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A Linear-Time n^{0.4}-Approximation for Longest Common Subsequence

Authors Karl Bringmann, Debarati Das



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Author Details

Karl Bringmann
  • Saarland University, Saarland Informatics Campus, Saarbrücken, Germany
  • Max-Planck-Institute for Informatics, Saarland Informatics Campus, Saarbrücken, Germany
Debarati Das
  • Basic Algorithm Research Copenhagen (BARC), University of Copenhagen, Denmark

Acknowledgements

We thank an anonymous reviewer for suggesting how to turn the near-linear-time algorithm that we obtained in a previous version of this paper into a linear-time algorithm.

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Karl Bringmann and Debarati Das. A Linear-Time n^{0.4}-Approximation for Longest Common Subsequence. In 48th International Colloquium on Automata, Languages, and Programming (ICALP 2021). Leibniz International Proceedings in Informatics (LIPIcs), Volume 198, pp. 39:1-39:20, Schloss Dagstuhl - Leibniz-Zentrum für Informatik (2021)
https://doi.org/10.4230/LIPIcs.ICALP.2021.39

Abstract

We consider the classic problem of computing the Longest Common Subsequence (LCS) of two strings of length n. While a simple quadratic algorithm has been known for the problem for more than 40 years, no faster algorithm has been found despite an extensive effort. The lack of progress on the problem has recently been explained by Abboud, Backurs, and Vassilevska Williams [FOCS'15] and Bringmann and Künnemann [FOCS'15] who proved that there is no subquadratic algorithm unless the Strong Exponential Time Hypothesis fails. This major roadblock for getting faster exact algorithms has led the community to look for subquadratic approximation algorithms for the problem. Yet, unlike the edit distance problem for which a constant-factor approximation in almost-linear time is known, very little progress has been made on LCS, making it a notoriously difficult problem also in the realm of approximation. For the general setting (where we make no assumption on the length of the optimum solution or the alphabet size), only a naive O(n^{ε/2})-approximation algorithm with running time Õ(n^{2-ε}) has been known, for any constant 0 < ε ≤ 1. Recently, a breakthrough result by Hajiaghayi, Seddighin, Seddighin, and Sun [SODA'19] provided a linear-time algorithm that yields a O(n^{0.497956})-approximation in expectation; improving upon the naive O(√n)-approximation for the first time. In this paper, we provide an algorithm that in time O(n^{2-ε}) computes an Õ(n^{2ε/5})-approximation with high probability, for any 0 < ε ≤ 1. Our result (1) gives an Õ(n^{0.4})-approximation in linear time, improving upon the bound of Hajiaghayi, Seddighin, Seddighin, and Sun, (2) provides an algorithm whose approximation scales with any subquadratic running time O(n^{2-ε}), improving upon the naive bound of O(n^{ε/2}) for any ε, and (3) instead of only in expectation, succeeds with high probability.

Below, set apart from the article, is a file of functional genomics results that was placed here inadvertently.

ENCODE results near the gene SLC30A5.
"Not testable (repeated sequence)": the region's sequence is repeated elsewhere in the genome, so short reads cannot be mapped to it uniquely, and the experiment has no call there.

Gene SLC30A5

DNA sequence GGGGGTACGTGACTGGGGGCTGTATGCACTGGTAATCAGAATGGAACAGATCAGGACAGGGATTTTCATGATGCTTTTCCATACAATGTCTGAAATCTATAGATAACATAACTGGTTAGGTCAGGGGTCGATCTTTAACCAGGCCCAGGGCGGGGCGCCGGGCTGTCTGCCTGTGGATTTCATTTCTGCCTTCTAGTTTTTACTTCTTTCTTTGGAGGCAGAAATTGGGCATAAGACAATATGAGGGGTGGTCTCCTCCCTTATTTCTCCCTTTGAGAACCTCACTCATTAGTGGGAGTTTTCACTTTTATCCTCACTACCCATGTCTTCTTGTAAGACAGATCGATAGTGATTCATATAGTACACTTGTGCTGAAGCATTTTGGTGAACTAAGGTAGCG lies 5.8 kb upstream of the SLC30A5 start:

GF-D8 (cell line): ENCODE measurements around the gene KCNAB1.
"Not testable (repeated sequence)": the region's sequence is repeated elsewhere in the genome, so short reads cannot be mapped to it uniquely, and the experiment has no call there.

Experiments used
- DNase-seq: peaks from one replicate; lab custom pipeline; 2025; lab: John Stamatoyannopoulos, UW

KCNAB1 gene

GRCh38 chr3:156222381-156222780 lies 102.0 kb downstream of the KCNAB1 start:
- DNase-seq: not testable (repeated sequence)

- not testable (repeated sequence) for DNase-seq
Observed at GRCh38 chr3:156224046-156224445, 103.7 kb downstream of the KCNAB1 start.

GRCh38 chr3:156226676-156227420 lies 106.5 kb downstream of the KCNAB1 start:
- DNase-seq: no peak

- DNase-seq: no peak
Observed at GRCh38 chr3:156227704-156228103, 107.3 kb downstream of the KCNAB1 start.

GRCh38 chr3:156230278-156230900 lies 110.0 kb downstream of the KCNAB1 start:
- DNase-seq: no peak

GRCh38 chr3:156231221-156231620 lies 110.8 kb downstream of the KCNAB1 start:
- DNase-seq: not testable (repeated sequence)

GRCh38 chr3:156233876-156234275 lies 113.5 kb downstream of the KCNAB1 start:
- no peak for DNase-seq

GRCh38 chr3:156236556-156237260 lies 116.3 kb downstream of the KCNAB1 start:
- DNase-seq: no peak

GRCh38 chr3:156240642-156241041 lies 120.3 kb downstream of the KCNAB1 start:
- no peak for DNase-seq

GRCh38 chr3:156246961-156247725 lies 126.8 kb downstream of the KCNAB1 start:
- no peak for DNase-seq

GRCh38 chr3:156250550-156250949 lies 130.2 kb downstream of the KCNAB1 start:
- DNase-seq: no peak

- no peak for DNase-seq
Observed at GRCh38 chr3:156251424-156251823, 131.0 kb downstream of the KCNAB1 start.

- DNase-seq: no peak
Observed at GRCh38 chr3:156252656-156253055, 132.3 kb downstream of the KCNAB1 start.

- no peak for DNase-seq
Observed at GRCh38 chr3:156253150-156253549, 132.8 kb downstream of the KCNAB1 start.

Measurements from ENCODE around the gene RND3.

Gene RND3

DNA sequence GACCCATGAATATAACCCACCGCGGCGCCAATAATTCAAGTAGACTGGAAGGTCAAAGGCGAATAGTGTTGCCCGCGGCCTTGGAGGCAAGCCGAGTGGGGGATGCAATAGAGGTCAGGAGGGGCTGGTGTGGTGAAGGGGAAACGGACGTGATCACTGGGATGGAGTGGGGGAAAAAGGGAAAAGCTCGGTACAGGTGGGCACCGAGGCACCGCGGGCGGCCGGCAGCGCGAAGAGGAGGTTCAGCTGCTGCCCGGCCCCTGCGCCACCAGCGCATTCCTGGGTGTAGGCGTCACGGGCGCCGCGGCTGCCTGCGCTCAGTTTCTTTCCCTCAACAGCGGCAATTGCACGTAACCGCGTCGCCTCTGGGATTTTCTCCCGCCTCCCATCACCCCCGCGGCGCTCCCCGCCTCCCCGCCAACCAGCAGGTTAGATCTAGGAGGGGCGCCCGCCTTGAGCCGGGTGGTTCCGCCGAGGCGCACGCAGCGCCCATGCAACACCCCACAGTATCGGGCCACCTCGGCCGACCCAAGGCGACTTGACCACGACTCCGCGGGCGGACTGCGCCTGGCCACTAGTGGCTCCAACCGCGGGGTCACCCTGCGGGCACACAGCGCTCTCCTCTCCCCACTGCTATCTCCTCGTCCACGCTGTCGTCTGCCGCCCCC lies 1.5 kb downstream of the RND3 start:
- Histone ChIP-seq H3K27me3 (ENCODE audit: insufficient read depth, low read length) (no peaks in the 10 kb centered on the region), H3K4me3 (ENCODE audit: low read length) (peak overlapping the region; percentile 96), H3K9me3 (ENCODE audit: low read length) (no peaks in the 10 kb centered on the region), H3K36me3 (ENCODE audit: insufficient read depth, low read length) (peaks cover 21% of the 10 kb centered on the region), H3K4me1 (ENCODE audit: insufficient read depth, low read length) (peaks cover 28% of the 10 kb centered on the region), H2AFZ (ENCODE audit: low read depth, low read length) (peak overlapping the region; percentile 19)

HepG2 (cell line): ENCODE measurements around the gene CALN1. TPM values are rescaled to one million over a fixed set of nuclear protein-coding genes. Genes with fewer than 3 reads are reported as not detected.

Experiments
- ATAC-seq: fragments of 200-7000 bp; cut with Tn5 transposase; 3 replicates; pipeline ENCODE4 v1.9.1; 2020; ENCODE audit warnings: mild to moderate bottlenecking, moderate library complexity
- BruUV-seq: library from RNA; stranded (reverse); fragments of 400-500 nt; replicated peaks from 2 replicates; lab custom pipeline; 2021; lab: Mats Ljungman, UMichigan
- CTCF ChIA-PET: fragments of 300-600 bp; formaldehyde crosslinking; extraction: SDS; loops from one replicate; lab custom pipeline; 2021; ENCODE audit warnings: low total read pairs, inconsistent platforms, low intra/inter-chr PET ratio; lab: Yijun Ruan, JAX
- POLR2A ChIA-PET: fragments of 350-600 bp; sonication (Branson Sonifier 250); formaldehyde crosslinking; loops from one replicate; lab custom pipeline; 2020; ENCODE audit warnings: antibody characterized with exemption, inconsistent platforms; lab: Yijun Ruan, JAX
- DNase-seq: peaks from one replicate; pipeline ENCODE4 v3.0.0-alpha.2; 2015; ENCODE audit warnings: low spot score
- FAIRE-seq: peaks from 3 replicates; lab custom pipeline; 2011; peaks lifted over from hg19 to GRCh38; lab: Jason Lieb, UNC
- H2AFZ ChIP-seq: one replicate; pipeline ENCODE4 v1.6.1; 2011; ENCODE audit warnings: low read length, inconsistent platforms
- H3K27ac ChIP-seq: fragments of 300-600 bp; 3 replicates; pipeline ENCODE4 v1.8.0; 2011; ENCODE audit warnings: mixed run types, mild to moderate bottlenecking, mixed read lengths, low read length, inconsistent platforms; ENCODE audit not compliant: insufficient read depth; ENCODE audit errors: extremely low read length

Subject Classification

ACM Subject Classification
  • Theory of computation → Approximation algorithms analysis
Keywords
  • approximation algorithm
  • longest common subsequence
  • string algorithm

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